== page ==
Design on the Defensive


In his 1996 book, Darwin's Black Box, Michael Behe of Lehigh University began his case against evolution with these words:

" ... for the Darwinian theory of evolution to be true, it has to account for the molecular structure of life. It is the purpose of this book to show that it does not." [Darwin's Black Box, pp. 24-25]

Behe's work, which has become the scientific cornerstone of anti-evolutionists in the "Intelligent Design" movement, is really nothing new. What Behe did in his book was to take Rev. Paley's 200-year old "argument from design," dust it off, and wrap it in the shiny new cloth of biochemistry. Lest any one be tempted to point out that the argument from design has been answered repeatedly, Behe coined a phrase that led many to conclude there really might be something new to design at the biochemical level. That phrase was "irreducible complexity."

An irreducibly complex system, according to Behe, is one that requires several parts and which stops functioning if any one of those parts is removed. Because such systems have no function unless all of the parts are in place, evolution, which works step-by-step, could never have produced irreducibly complex systems. And, if evolution didn't produce them, they must have been designed. There you have it: proof of the intelligent design of the basic biochemical machinery of life.

Finding Darwin's God directly refuted Michael Behe's "Biochemical Challenge to Evolution"

The advocates of "Intelligent Design" are concerned, and have begun a counterattack.

A Dissection of Behe's Arguments Against Chapter 5 of Finding Darwin's God

 Behe has posted a series of articles attempting to defend the Biochemical Argument from Design. But his rebuttals, just like the Argument itself, are easily answered.

There's just one problem with the Biochemical Argument from Design.

It's wrong.

I'm hardly the first person to point this out. Nature published a scathing review of Behe's book, and so did several other journals. There's even a web site called Behe's Empty Box that is packed with counter-examples to his arguments.

Nonetheless, when I wrote my 1999 book Finding Darwin's God, I thought it would be a good idea to point all of this out one more time. I devoted a full chapter to Behe's ideas, and presented a series of examples showing how Darwinian mechanisms could, and in some cases did, produce the "irreducibly complex" biochemical machines that Behe regards as proof of design.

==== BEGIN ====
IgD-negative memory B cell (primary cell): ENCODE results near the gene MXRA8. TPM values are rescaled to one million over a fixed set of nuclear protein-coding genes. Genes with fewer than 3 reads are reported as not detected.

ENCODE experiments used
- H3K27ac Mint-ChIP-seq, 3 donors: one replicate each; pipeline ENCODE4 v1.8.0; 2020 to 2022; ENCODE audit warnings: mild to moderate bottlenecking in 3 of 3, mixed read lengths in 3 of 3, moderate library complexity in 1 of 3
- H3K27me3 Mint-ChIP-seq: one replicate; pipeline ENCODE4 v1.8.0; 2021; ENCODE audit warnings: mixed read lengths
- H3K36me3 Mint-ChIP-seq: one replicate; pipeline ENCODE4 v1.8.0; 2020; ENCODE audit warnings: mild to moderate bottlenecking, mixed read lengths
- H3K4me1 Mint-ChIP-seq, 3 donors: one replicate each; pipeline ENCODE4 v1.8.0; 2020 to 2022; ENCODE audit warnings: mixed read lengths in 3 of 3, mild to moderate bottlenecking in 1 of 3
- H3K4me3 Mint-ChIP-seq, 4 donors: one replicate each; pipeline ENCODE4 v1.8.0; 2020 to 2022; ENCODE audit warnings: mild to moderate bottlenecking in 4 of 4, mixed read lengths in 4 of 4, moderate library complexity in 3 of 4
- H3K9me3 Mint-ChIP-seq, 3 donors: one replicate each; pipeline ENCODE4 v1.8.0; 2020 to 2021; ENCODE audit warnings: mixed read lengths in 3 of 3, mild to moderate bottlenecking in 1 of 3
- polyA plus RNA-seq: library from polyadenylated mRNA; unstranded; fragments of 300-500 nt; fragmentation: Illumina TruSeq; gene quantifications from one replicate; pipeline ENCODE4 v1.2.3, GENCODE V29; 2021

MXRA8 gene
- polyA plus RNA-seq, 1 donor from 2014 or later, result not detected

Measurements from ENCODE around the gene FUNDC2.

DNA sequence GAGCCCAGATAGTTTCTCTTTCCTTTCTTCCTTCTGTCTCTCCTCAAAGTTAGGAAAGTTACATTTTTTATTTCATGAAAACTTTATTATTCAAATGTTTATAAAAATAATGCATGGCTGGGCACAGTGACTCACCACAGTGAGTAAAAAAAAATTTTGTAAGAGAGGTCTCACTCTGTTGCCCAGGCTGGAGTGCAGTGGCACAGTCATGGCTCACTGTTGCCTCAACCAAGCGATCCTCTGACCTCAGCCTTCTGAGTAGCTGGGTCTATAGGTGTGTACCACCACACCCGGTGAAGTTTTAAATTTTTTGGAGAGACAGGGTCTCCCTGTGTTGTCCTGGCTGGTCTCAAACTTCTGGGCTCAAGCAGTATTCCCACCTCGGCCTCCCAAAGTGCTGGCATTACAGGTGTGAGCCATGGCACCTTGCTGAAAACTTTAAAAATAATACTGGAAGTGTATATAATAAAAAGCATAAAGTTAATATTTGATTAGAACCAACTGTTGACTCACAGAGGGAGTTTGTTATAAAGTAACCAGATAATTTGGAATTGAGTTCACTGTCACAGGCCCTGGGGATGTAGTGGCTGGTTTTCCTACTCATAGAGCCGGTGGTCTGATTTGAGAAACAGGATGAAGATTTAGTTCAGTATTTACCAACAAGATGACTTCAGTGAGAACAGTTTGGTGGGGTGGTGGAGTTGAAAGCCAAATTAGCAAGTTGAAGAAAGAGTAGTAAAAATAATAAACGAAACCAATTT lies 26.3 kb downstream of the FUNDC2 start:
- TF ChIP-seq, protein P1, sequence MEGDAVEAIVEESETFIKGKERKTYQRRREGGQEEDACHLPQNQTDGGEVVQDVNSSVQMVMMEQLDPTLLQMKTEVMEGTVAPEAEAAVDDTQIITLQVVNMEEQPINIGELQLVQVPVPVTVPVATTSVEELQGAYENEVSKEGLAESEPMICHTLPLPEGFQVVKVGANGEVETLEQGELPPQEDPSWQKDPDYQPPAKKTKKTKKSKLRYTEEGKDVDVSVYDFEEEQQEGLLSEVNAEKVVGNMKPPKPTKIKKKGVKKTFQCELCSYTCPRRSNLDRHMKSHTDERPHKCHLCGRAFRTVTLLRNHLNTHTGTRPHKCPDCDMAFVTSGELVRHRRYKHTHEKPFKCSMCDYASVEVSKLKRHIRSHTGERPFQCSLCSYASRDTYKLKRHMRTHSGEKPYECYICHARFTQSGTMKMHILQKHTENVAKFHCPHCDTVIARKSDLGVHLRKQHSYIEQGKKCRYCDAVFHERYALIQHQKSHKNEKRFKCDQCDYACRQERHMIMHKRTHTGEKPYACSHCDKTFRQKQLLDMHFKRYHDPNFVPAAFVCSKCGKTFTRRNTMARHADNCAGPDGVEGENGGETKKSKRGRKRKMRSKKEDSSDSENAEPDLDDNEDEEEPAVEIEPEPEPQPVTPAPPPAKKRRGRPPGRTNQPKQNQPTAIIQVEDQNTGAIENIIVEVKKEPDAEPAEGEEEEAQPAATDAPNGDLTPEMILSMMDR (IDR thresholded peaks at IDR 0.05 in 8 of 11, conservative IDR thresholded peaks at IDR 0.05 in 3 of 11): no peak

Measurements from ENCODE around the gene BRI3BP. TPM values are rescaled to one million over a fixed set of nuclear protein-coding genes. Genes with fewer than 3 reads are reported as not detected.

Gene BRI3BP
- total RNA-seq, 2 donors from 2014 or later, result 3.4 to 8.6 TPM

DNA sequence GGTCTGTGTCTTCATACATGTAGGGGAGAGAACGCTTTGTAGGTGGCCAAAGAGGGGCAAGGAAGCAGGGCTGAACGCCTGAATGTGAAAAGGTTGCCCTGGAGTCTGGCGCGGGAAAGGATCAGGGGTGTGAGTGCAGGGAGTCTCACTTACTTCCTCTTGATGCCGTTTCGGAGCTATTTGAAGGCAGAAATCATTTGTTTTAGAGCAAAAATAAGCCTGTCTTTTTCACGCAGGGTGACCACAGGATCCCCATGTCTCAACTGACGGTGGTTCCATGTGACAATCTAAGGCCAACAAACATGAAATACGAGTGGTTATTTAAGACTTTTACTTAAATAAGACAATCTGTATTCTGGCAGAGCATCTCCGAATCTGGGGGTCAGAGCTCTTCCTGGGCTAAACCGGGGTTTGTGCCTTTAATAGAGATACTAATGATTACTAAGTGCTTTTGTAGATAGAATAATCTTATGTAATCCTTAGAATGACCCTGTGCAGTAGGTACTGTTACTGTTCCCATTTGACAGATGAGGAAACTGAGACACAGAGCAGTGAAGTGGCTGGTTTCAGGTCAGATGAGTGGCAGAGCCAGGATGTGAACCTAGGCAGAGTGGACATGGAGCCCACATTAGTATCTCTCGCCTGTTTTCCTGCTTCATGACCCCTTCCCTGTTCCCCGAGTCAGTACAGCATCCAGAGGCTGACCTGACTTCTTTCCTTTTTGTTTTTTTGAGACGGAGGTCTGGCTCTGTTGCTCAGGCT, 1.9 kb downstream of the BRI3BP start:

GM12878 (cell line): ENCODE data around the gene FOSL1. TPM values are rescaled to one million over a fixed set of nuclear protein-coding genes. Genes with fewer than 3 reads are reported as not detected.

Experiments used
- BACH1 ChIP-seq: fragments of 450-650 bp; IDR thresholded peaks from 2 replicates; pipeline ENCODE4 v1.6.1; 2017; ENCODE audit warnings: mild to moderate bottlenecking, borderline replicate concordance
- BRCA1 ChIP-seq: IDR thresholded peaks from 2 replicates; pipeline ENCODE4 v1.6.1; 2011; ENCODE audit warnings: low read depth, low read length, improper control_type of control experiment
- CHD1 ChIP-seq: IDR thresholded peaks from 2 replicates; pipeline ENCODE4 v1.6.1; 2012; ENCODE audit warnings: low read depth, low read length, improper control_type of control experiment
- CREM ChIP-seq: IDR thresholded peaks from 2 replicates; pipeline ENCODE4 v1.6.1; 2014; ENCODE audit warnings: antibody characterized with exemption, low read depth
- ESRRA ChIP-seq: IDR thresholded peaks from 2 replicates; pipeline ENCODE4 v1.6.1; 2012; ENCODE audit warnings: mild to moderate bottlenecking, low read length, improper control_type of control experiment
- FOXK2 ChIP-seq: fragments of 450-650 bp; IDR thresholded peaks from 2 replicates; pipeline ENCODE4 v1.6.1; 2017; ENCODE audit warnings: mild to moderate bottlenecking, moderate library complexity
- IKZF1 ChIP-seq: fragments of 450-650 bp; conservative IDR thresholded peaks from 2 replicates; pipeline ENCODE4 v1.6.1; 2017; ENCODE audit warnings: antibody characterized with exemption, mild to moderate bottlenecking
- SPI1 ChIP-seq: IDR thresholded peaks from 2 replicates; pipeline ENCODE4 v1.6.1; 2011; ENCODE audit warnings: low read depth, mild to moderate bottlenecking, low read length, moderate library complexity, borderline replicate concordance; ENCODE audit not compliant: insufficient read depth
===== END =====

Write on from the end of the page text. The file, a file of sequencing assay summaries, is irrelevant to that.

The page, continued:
It looks like my criticisms have hit home. In July, 2000 Behe placed a series of rebuttals to my criticisms on the web site of the Discovery Institute. It's an honor, of course, to learn that my writing has so disturbed the anti-evolution folks that they felt they had to respond. But the nature of these responses is particularly revealing. Not only do they fail to deflect the criticisms raised in my book, but they reveal the intellectual emptiness of a movement that once had pretentions to take the place of Darwin.

It's been a busy year for me, but as quickly as I can, I will analyze his rebuttals and post my analyses here. As the reader will see, each of his criticisms miss the mark:

Finding Darwin's God:
A Scientist's Search for Common Ground Between God and Evolution.

© 1999 by Kenneth R. Miller 

Cliff Street Books
New York

ISBN 0-06--17593-1

An Except from the Final Chapter of Finding Darwin's God was published in Brown's Alumni Magazine. 

 Ken Miller's Review of Behe's book, Darwin's Black Box

 "A True Acid Test" - An analysis of Behe's criticisms of my description of Barry Hall's experiments on the evolved beta-galactosidase system.

"A Mousetrap Defended" - Even the analogy that Behe uses for Irreducible complexity is flawed. He tries, unsuccessfully, to salvage the mousetrap example from its critics.

"Defense of the Irreducible Complexity of the Blood Clotting Cascade" - Behe's attempts to defend his argument that the blood clotting cascade could not have been produced by evolution.

"Philosophical Objections to Intelligent Design: Response to Critics." - Behe attempts to defend his arguments for intelligent design against a variety of critics, myself included. His attempt to argue that new work on the evolution of the Krebs Cycle does not amount to a refutation of his ideas is particularly revealing.

 Coming Soon - A web version of "God the Mechanic," Chapter 5 from Finding Darwin's God (which deals directly with the Biochemical Argument from Design).

Kenneth R. Miller
Professor of Biology
Brown University

Providence, Rhode Island 02912